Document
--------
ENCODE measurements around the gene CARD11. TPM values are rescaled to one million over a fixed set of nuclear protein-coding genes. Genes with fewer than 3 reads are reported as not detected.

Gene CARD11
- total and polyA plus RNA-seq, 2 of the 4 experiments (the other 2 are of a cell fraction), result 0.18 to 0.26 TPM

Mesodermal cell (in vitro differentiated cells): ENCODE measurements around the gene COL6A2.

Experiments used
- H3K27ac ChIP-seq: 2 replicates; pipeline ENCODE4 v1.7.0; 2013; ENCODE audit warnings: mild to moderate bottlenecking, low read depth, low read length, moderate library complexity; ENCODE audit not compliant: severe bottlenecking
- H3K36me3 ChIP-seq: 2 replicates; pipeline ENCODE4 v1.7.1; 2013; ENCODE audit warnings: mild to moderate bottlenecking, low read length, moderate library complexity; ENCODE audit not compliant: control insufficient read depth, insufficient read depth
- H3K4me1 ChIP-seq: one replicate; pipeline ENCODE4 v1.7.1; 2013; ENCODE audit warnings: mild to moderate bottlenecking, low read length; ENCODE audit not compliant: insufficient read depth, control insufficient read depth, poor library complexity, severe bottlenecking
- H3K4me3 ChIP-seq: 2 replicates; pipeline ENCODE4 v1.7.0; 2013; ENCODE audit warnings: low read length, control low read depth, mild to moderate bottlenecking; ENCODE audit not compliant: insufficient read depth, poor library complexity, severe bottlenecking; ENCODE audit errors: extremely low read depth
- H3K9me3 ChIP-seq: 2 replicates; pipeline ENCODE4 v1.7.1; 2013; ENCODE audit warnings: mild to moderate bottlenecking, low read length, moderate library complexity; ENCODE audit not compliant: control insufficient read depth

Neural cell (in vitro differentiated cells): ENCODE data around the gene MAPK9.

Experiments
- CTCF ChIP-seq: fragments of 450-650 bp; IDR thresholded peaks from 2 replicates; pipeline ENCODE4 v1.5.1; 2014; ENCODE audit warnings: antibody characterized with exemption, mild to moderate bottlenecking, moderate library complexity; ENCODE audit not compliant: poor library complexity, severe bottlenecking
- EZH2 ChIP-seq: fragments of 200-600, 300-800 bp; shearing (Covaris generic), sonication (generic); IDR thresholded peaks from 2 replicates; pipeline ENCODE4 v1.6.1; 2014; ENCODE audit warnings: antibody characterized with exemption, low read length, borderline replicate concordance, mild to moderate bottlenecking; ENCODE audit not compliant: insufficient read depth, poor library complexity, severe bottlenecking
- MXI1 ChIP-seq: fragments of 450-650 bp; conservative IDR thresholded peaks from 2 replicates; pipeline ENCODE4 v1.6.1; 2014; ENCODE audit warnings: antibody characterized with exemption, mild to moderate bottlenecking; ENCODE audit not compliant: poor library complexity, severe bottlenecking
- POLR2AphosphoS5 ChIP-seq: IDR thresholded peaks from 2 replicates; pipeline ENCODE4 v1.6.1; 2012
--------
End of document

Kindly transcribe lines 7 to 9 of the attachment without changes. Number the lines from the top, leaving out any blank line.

- H3K36me3 ChIP-seq: 2 replicates; pipeline ENCODE4 v1.7.1; 2013; ENCODE audit warnings: mild to moderate bottlenecking, low read length, moderate library complexity; ENCODE audit not compliant: control insufficient read depth, insufficient read depth
- H3K4me1 ChIP-seq: one replicate; pipeline ENCODE4 v1.7.1; 2013; ENCODE audit warnings: mild to moderate bottlenecking, low read length; ENCODE audit not compliant: insufficient read depth, control insufficient read depth, poor library complexity, severe bottlenecking
- H3K4me3 ChIP-seq: 2 replicates; pipeline ENCODE4 v1.7.0; 2013; ENCODE audit warnings: low read length, control low read depth, mild to moderate bottlenecking; ENCODE audit not compliant: insufficient read depth, poor library complexity, severe bottlenecking; ENCODE audit errors: extremely low read depth